Colorado Red Flag Bill

Colorado Red Flag Bill & Transferring Title I Firearms
to Your Trust

The Colorado Red Flag bill is on its way to becoming law allowing the Court to issue an order requiring you to surrender your firearms.  Your properly drafted and modern gun trust may provide additional protection from confiscation.  When making a trust firearm purchase, make sure Form 4473 is properly filled out. Contact an attorney in Evergreen for assistance.  

Form 4473 is used to complete a firearms background
check.  In the case of a trust making the
purchase, two challenges arise.  There
may be more than one trustee, and only one trustee can get the required
background check on a single Form 4473. 
Second, Form 4473 anticipates a firearm transfer to that individual.  If the other trustees wanted to get a
background check and be in lawful possession, the paper trail can look like a
transfer to that individual and not the trust. 
For example, a trust with three trustees (Bob, Sam, and Kathy) making a
Title I firearm purchase and wanting to ensure all three Colorado trustees
could lawfully be in possession would complete three separate background
checks.  If not careful, the paper trail
could look like an initial purchase by Bob, then a transfer to Sam and then
another transfer to Kathy. 

In the context of Title II (NFA) firearms, the issue is not
as critical because Bob, Sam, and Kathy would all be listed on the tax stamp as
responsible persons, and the tax stamp is issued in the name of the trust.  However, in the context of a Title I firearm,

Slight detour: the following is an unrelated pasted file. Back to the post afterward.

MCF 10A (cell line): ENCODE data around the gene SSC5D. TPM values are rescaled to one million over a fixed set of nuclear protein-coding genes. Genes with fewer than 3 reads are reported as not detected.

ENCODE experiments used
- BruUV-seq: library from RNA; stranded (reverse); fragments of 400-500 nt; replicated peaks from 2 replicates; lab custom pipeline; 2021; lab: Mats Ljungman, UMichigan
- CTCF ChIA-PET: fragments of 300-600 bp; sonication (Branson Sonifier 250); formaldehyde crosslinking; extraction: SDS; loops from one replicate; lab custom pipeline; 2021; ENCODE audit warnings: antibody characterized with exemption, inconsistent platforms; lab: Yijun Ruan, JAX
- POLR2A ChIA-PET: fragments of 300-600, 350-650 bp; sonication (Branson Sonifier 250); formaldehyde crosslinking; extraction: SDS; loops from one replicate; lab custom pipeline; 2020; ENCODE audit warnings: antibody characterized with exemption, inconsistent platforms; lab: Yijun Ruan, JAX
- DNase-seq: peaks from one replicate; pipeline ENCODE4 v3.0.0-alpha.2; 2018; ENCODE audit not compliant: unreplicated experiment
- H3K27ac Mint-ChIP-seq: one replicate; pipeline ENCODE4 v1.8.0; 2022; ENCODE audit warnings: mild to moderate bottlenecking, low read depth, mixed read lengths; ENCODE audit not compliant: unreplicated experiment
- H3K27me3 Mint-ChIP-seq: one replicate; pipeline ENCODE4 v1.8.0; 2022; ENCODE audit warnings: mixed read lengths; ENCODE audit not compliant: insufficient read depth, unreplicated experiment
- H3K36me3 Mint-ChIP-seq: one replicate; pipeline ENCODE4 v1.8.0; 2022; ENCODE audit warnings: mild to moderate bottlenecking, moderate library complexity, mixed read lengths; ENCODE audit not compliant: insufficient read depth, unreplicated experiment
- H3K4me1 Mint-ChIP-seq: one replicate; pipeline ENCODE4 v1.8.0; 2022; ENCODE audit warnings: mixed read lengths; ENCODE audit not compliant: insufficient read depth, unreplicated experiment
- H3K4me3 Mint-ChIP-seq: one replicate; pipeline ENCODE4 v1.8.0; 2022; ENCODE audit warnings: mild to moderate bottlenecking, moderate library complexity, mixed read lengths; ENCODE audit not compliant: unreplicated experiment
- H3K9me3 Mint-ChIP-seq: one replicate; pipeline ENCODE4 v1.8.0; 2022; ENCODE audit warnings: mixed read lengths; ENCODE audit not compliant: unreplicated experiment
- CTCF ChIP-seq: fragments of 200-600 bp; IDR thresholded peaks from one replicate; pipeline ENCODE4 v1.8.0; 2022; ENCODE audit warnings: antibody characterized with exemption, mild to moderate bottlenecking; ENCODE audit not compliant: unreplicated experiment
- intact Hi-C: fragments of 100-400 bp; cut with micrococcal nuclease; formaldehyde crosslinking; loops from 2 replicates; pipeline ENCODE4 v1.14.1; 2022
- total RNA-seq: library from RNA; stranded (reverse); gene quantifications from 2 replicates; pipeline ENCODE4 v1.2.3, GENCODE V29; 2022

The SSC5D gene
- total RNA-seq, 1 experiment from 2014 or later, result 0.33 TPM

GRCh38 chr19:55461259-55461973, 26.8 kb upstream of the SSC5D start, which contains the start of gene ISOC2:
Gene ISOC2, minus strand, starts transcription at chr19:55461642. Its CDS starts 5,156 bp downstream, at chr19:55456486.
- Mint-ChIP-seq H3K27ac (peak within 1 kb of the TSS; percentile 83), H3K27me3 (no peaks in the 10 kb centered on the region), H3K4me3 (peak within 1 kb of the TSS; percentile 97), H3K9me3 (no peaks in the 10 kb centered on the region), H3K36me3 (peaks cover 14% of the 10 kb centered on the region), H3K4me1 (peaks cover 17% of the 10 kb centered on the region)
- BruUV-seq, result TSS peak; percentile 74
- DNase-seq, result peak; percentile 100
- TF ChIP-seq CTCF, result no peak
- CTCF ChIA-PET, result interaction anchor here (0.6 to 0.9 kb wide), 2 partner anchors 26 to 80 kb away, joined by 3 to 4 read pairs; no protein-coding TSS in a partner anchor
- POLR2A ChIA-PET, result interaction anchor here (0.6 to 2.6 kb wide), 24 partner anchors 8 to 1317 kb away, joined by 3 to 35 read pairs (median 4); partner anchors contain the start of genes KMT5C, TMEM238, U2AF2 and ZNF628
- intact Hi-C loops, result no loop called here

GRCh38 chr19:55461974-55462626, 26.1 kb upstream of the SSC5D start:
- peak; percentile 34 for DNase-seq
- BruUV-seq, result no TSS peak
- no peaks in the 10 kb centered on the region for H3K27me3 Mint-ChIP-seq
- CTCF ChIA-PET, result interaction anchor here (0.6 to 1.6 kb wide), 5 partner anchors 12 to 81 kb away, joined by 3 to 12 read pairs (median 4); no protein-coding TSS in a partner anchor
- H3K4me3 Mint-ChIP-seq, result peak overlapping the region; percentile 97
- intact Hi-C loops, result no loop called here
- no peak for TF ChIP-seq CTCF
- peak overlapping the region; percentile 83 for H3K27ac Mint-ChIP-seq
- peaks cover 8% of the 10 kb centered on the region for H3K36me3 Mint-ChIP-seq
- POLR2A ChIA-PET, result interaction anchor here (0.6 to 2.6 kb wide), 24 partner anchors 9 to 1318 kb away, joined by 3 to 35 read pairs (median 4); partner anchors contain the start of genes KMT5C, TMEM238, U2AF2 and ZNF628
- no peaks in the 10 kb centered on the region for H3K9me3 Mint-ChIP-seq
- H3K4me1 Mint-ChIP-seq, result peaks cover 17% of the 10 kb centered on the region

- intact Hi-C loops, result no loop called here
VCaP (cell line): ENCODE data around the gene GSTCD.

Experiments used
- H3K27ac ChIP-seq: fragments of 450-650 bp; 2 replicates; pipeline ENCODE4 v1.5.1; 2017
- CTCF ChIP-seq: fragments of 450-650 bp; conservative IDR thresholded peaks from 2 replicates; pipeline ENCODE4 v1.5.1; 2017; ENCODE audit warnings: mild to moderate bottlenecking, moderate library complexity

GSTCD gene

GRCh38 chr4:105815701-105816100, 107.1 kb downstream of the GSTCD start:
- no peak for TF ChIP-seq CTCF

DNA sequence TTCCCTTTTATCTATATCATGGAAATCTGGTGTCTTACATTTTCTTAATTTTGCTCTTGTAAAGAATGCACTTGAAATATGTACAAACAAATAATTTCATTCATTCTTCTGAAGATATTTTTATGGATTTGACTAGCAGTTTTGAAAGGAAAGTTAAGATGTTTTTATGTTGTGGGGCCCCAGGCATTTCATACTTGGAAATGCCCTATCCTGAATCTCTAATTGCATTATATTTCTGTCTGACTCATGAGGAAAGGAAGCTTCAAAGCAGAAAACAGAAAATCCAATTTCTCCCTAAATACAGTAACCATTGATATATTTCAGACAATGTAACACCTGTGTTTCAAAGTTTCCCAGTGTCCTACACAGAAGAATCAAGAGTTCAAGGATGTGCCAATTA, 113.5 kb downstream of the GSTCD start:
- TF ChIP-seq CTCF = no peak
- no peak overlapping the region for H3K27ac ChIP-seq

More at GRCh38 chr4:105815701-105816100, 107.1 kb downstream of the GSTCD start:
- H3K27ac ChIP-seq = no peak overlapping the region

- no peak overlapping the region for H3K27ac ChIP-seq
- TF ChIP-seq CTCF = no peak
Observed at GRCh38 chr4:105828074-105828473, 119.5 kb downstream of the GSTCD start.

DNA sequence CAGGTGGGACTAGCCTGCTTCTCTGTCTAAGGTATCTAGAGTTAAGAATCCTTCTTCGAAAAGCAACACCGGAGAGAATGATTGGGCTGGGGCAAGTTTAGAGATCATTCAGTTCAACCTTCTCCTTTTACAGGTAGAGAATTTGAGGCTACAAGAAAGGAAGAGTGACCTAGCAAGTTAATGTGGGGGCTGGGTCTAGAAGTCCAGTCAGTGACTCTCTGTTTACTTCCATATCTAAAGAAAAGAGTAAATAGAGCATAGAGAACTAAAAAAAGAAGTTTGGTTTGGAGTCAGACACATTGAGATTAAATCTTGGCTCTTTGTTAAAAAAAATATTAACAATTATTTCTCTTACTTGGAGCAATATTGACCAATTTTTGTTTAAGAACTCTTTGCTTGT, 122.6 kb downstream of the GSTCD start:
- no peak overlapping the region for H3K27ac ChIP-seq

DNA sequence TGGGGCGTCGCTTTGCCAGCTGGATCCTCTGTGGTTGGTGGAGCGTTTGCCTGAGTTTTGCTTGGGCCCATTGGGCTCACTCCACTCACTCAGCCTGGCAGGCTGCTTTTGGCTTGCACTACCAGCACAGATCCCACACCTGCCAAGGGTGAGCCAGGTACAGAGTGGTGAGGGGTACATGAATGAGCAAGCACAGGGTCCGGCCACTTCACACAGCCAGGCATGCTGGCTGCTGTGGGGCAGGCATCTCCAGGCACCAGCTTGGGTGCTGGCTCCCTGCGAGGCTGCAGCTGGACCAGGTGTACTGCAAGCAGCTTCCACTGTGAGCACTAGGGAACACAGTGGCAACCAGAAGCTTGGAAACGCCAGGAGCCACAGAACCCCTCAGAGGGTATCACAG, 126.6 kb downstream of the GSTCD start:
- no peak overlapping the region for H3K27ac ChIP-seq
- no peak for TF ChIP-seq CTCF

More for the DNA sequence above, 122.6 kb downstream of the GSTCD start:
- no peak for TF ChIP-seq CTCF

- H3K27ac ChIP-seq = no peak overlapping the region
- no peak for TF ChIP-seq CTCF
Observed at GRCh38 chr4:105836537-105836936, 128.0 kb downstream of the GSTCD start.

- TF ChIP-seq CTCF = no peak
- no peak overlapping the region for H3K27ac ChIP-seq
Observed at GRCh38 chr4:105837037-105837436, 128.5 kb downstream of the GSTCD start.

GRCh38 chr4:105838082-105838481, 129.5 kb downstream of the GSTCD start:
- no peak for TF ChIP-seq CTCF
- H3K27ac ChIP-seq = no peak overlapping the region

there is no official document evidencing ownership by the trust and who within
the trust is entitled to possession. 
This can become important when local law enforcement wants to confiscate
your firearms pursuant to the Colorado Red Flag Bill. 

The Colorado Red Flag Bill specifically allows for the
firearm’s return to the lawful owner. 
The determination of who is the lawful owner appears to be the decision
of law enforcement.  The remaining or
replacement trustee would have to prove ownership by the trust. 

In a firearm trust, there should be specific provisions
expelling a trustee who becomes subject to an extreme risk protection
order.  The argument would be you are not
in possession, custody, or control of any trust firearm because upon the
issuance of the order any right you had to possession, custody, or control was
revoked; and law enforcement should not take the firearm.  However, assuming the firearms are in your
home, the police officer is probably going to search for and take the firearms.  This means that your remaining trustees or
replacement trustee must convince law enforcement to return the firearms.  Without a proper paper trail, that probably
won’t happen.

You can increase the likelihood that the firearms will be returned by (1) following instruction 1 on Form 4473 (2) making the purchase through a trust financial account, and (3) signing the Form 4473 with “YOUR NAME, Trustee of the [Insert trust name]”.  Otherwise, there may be no proof that the transfer was to the trust and not the individual picking up the firearm.

Disclaimer:  Douglas A. Turner, Esq. This column is not legal advice nor does it create an attorney-client relationship with the reader. Due to limited space, complex legal concepts and rules may be stated in terms of general concepts. Based on 2019 Colorado and Federal law. Consult legal counsel before acting on any information contained in this column.

Submitted by Doug Turner, Douglas A. Turner, P.C., Attorneys
at Law
Website: http://www.douglasturner.com
Email: dturner@douglasturner.com
Phone: (303) 273-2923

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